On October 30, 2023, following a “motion to dismiss” filed by the defendants, Judge William Orrick expressed the utmost doubt as to the merits of the plaintiffs’ claim. In the absence of registration of the works with the United States Copyright Office, a prerequisite in the USA for bringing an action for copyright infringement, he dismissed all the claims except that of Sarah Andersen to the benefit of such registrations. Expressing grave doubts as to whether the results generated could constitute a derivative work, given the model’s 5-billion-plus track record, the Judge gave the plaintiff time to amend her claim and provide further clarification as to the alleged infringement of her rights.

    On November 30, 2023, Sarah Andersen filed an amended application that appears to convincingly establish the reproduction of protected images to which she (and her co-applicants) hold the rights, as well as the fact that in certain assumptions, the generated results could indeed be considered as derivative works otherwise no longer mentioning the attribution of rights (original work on the left, generated result on the right) :

  • February 3, 2023: Getty Images vs Stability AI (United States District Court for the District of Delaware). Action similar to that brought on January 17, 2023 before the High Court of Justice of London (see below).
  • In 2023, a number of similar actions were brought, often in the form of class actions, in which authors claimed copyright infringement resulting from the reproduction of their works for training purposes, and sometimes infringement of their rights in the results generated, such as: Paul Tremblay and Mona Awad v. OpenAI (United States District Court Northern District of California, June 28, 2023); Kadrey v. Meta and Silverman v. OpenAI (United States District Court Northern District of California, July 7, 2023, where it should be noted that the Judge dismissed the claim against Meta on November 20, 2023, on the grounds that the plaintiff could not conclude that any result necessarily constituted a derivative work of his simply because his work had been reproduced as training data); J.L. v. Alphabet (United States District Court Northern District of California, July 11, 2023); Chabon v. OpenAI & Chabon v. Meta (United States District Court Northern District of California, September 12, 2023); Authors Guild v. OpenAI Inc. (United States District Court Northern District of California, September 19, 2023, where plaintiffs claim, among other things, that prompts could be used to generate sequels to their works or produce detailed summaries of them); Huckabee v. Meta (United States District Court Southern District of New York, October 17, 2023); Concord Music Group, Inc. v. Anthropic PBC (United States District Court for the Middle District of Tennesse, October 18, 2023, where the plaintiffs argue that the system would be trained on the basis of the lyrics of music that is, of course, protected, suggesting as generated results music with lyrics infringing their copyrights); Sancton v. OpenAI (United States District Court Southern District of New York, November 21, 2023).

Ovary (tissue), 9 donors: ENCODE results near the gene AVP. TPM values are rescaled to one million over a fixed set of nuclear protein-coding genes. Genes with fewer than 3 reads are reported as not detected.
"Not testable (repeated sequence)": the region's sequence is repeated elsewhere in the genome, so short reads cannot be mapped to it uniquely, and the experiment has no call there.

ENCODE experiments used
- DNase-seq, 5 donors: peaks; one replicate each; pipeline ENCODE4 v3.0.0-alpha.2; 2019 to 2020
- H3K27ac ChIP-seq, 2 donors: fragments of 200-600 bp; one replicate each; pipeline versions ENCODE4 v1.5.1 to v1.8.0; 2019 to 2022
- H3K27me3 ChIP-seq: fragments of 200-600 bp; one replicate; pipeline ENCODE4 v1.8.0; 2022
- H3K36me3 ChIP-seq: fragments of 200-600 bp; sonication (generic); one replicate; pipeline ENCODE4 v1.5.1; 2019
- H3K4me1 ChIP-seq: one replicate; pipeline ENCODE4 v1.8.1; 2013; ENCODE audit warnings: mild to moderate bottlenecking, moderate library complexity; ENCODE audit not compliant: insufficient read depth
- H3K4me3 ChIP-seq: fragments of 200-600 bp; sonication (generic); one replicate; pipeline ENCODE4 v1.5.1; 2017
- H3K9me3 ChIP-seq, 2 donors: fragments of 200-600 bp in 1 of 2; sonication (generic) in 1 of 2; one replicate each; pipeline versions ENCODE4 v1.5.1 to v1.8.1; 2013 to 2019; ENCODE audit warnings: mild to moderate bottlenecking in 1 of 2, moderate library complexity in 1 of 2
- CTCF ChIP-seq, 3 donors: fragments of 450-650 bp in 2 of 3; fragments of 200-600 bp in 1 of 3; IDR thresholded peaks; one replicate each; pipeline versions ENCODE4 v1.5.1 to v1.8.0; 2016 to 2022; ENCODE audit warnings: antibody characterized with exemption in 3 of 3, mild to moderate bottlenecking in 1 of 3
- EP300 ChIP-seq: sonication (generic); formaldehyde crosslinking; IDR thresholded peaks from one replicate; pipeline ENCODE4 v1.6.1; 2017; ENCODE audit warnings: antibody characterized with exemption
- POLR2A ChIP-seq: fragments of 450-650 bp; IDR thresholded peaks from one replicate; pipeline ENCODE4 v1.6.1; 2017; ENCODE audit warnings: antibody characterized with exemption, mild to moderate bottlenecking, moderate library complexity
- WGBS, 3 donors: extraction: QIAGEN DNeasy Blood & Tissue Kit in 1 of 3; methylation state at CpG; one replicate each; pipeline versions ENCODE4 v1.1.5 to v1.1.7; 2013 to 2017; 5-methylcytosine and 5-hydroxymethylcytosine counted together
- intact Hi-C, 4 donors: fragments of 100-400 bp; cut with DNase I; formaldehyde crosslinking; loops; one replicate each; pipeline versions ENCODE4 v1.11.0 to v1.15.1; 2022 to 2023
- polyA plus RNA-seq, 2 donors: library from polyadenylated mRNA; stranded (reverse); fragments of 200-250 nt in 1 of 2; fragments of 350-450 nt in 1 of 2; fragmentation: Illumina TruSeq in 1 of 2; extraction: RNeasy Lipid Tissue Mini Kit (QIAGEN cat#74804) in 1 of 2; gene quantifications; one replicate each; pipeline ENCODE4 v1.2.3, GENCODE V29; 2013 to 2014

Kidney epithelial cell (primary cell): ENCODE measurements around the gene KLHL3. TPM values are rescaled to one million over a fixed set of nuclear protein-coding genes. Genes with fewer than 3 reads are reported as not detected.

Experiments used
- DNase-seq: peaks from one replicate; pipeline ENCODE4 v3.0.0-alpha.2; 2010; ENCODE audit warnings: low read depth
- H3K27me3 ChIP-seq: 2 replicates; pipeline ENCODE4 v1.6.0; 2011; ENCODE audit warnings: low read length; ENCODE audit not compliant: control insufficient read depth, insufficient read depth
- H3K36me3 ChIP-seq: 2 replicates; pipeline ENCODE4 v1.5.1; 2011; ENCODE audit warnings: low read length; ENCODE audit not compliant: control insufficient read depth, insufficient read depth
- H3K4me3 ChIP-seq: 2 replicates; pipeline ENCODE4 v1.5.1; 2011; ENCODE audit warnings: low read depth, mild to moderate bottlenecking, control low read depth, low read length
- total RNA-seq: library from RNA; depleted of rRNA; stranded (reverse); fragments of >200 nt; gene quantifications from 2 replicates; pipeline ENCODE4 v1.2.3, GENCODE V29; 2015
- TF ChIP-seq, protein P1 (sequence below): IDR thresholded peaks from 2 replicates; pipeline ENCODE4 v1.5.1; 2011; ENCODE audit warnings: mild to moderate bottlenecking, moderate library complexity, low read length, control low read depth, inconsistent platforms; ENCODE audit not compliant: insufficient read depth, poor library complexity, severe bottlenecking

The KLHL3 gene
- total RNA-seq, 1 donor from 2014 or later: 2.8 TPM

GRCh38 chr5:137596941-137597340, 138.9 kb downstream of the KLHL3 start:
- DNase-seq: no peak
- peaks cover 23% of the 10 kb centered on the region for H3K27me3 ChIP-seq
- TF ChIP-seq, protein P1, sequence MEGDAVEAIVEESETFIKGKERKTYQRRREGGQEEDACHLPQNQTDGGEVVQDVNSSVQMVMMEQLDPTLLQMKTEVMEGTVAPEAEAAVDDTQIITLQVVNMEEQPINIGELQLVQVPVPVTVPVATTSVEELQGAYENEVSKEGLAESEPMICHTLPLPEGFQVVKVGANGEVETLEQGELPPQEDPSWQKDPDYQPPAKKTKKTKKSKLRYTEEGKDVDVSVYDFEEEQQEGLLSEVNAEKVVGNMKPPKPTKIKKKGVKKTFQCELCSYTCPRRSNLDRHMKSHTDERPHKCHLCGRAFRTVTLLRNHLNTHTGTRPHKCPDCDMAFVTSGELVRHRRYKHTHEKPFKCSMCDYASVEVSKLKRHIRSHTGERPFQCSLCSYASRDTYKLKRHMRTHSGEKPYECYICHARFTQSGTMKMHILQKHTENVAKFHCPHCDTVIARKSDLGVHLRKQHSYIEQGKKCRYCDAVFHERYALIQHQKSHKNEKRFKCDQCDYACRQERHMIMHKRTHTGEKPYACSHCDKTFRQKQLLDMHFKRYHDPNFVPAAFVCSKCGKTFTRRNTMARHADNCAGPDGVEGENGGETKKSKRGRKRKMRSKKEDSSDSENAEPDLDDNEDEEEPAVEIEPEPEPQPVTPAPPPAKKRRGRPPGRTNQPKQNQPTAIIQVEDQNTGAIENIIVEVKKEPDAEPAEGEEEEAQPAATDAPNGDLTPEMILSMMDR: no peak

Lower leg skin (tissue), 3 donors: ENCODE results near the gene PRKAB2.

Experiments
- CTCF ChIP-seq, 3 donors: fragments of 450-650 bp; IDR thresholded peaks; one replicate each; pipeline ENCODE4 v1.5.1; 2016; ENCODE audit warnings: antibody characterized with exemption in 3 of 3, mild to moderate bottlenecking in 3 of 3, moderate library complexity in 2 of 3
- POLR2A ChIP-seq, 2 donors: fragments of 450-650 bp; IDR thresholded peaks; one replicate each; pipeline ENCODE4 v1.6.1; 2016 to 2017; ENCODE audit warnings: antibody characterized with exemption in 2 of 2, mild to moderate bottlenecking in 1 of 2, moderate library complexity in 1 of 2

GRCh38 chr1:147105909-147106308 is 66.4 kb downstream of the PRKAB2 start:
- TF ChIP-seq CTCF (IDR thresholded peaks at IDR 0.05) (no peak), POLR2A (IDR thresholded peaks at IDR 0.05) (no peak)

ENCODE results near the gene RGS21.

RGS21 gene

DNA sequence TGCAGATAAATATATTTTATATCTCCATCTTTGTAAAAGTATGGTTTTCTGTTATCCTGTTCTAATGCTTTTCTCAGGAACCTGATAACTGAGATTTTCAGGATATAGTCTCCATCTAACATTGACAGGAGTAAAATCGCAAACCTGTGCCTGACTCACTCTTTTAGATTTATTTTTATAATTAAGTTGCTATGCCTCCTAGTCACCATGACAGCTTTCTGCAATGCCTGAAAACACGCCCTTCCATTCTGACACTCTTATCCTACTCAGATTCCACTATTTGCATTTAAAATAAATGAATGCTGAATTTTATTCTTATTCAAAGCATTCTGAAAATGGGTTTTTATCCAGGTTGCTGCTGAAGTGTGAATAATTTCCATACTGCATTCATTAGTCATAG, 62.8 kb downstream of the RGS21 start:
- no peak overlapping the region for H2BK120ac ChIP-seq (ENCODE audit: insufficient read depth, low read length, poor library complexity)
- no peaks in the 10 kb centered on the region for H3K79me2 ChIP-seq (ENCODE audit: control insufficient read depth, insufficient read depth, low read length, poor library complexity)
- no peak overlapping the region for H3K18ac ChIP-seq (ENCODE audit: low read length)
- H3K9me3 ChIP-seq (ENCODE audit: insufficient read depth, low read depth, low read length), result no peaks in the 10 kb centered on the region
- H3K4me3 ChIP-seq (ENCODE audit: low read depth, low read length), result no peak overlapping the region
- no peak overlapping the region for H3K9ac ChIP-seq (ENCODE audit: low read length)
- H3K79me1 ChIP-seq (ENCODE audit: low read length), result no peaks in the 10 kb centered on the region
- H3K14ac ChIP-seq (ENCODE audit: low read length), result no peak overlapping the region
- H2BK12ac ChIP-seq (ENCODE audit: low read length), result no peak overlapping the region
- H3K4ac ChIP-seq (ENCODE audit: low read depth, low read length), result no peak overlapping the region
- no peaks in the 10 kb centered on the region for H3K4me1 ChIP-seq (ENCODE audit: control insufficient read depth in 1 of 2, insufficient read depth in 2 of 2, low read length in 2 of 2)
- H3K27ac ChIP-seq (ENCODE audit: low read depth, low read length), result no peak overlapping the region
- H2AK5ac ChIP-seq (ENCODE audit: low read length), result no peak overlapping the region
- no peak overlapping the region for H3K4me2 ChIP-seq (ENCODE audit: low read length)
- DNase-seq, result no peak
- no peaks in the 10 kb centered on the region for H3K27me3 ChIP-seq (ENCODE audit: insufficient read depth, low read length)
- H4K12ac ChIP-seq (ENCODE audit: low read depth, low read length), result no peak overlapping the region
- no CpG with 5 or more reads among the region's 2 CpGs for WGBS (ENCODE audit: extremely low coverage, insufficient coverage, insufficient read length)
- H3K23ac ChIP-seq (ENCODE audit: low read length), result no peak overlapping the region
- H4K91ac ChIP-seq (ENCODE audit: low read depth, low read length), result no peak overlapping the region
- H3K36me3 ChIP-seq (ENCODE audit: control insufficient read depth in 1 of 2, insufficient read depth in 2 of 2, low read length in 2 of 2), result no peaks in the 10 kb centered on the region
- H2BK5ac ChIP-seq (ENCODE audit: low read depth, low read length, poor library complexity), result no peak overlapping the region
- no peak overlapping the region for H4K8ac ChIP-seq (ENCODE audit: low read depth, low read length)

• The most recent case to our knowledge was Nicholas Basbanes and Nicholas Gage v. Microsoft, OpenAI et al (United States District Court Southern District of New York), dated January 5, 2024.  The plaintiffs, journalists by profession, accused the defendants of reproducing their works for training purposes without their consent, without the case presenting any particularity whatsoever.

Outside the United States, we can also mention :

  • January 17, 2023: Getty Images v. Stability AI (High Court of Justice of London), in which Getty Images criticized Stability AI not only for exploiting its image database to drive its system, without having sought a license as other players have apparently done, but also for infringing its rights with regard to the images generated by the tool, which substantially reproduced images in its database.

    On December 1er 2023, Justice Joanna Smith dismissed two applications from Stability AI, one of which sought a preliminary declaration that the Court had no jurisdiction to hear the action for infringement of copyright in the training data, on the grounds that Stability AI had allegedly been developed in the USA. Considering that there was some doubt as to whether Stability AI had seen its model trained on servers located in the UK, Justice Joanna Smith decided to take up the action, while suggesting that if the training had indeed only taken place in the USA, then Getty Images’ action would be dismissed.